Going "into" work/ It doesn't get me "nowhere" Hi all! Are these phrases grammatically correct? Going "into" work. It doesn't get me "nowhere" The writer is from London, maybe it's something specific to the UK. Thanks.
May 14, 2016 7:33 AM
Answers · 8
I agree entirely with Paul. 'Going into work' or, more usually, 'Going in to work' makes sense. It combines the 'to' of movement with the 'in' of the work environment. The double negative of 'It doesn't get me nowhere', like 'I don't know nothing', is extremely widespread in the everyday speech of, let's say, lower socioeconomic groups of English speakers. There's nothing specific to the UK about this, and it's just as common in the vernacular of the US as it is in Britain - just think of all the lyrics of popular American songs which contain double negatives. They obviously don't follow the rules of standard grammar, but it's very common to hear them. By using it in his/her writing, the writer trying to inject the flavour of everyday working-class speech into the text.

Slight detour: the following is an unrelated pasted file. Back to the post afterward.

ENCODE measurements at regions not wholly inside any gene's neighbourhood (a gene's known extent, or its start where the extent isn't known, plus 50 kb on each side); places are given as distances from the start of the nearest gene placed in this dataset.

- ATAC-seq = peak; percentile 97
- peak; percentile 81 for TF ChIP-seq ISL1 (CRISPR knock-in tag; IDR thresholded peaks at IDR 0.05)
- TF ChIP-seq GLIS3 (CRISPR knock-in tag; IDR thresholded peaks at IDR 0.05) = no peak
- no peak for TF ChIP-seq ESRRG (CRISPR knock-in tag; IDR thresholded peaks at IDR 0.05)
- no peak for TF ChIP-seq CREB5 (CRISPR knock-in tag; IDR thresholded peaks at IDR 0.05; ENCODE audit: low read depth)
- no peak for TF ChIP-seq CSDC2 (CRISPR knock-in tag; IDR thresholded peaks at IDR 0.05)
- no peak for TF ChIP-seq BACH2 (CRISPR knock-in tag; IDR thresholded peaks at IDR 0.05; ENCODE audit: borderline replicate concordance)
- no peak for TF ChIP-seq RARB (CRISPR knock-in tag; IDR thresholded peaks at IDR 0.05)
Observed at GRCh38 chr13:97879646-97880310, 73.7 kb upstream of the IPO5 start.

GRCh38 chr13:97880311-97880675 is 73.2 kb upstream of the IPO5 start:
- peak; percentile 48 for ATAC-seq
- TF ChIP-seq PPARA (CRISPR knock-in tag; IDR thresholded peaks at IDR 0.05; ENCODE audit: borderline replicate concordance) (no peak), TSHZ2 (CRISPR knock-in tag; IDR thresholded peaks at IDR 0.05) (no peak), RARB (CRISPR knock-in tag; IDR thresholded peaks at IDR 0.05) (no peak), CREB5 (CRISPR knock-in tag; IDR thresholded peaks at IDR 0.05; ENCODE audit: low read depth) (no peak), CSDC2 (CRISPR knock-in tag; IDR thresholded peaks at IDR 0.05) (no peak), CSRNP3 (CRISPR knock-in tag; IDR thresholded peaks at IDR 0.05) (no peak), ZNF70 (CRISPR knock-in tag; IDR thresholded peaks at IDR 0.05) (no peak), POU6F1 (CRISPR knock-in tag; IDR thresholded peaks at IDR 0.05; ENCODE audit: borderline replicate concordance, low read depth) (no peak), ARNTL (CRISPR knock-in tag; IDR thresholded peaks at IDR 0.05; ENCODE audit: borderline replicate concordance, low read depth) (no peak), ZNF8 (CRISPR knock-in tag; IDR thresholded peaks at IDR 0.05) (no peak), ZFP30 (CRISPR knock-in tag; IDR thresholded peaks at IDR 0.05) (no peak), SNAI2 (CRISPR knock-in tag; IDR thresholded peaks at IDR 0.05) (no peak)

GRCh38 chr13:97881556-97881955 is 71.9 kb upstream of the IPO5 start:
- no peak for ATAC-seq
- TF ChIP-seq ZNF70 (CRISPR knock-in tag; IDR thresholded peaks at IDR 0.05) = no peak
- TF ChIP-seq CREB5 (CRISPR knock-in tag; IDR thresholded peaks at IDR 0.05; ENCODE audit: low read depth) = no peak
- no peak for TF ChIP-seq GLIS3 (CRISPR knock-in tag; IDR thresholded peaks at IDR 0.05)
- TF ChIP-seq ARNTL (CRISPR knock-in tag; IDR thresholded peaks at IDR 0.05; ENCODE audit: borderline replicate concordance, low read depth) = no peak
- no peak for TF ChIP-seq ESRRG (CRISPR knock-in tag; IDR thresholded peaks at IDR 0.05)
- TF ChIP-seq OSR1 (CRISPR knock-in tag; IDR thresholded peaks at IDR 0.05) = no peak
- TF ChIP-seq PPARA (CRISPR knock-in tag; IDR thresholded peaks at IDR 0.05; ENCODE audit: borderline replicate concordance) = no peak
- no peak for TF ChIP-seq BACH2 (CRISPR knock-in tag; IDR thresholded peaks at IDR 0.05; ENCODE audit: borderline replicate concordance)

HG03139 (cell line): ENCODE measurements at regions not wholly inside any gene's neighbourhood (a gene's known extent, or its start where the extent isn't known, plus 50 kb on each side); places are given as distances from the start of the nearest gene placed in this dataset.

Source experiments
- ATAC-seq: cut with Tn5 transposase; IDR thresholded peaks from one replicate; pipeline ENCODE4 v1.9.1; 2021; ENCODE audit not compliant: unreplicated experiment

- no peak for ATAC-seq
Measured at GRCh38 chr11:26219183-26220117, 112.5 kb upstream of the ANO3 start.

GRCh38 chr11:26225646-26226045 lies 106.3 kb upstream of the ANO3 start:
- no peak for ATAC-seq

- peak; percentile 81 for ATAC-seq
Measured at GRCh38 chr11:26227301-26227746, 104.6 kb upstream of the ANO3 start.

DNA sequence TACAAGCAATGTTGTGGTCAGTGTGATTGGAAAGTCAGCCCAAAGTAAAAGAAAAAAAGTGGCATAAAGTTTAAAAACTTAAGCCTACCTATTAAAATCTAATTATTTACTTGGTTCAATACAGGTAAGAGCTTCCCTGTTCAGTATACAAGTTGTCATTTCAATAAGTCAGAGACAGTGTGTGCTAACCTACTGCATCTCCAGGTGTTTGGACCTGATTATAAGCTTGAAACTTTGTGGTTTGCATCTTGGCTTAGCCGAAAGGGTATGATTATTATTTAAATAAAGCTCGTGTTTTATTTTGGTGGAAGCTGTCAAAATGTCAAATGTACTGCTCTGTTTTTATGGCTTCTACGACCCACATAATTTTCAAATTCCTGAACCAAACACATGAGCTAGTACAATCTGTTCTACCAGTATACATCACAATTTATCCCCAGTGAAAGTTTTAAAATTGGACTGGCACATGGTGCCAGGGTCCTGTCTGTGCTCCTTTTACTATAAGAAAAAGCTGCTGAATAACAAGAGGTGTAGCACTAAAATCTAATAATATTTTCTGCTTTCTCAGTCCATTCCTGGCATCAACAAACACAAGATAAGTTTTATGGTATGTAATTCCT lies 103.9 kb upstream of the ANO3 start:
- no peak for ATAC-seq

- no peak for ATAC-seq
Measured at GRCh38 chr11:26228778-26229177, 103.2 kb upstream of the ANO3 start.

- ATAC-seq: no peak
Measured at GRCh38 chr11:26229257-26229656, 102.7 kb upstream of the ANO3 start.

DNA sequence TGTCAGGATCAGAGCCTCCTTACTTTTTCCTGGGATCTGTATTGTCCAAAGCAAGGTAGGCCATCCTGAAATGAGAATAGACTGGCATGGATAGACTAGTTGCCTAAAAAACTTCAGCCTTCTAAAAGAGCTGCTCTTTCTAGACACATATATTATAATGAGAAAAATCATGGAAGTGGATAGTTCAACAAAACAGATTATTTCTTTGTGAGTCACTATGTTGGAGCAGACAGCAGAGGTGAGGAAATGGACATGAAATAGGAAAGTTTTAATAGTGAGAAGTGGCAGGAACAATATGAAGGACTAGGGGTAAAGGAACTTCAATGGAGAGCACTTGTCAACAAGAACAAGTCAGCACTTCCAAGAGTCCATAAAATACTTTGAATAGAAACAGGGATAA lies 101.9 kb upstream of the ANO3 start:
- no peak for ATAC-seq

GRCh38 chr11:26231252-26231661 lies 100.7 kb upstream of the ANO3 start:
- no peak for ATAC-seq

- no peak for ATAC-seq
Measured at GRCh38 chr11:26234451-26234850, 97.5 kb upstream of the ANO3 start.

May 14, 2016
'Going in to work...' is correct, yes. I don't like 'into' written as one word like that, but maybe that is a case of style preference, I don't know. 'It doesn't get me nowhere' is a double negative, which as you probably know is not grammatically correct. It should be 'it doesn't get me anywhere.' But having said that, there are a lot of people who talk like that, particularly those from working class backgrounds. It's very rare to see it written like that though, unless the person is trying to capture how people actually speak.
May 14, 2016
Double negatives make one sound like an uneducated person. Avoid them at all cost.
May 14, 2016
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